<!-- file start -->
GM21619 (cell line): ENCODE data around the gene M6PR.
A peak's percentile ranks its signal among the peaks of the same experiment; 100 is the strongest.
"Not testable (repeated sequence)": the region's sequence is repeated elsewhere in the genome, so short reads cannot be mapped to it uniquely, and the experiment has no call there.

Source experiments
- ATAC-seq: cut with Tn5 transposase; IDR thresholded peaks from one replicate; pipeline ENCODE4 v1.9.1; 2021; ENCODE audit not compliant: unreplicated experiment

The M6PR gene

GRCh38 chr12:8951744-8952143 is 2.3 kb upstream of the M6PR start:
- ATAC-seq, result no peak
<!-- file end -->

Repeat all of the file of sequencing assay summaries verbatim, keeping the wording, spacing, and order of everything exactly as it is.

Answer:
GM21619 (cell line): ENCODE data around the gene M6PR.
A peak's percentile ranks its signal among the peaks of the same experiment; 100 is the strongest.
"Not testable (repeated sequence)": the region's sequence is repeated elsewhere in the genome, so short reads cannot be mapped to it uniquely, and the experiment has no call there.

Source experiments
- ATAC-seq: cut with Tn5 transposase; IDR thresholded peaks from one replicate; pipeline ENCODE4 v1.9.1; 2021; ENCODE audit not compliant: unreplicated experiment

The M6PR gene

GRCh38 chr12:8951744-8952143 is 2.3 kb upstream of the M6PR start:
- ATAC-seq, result no peak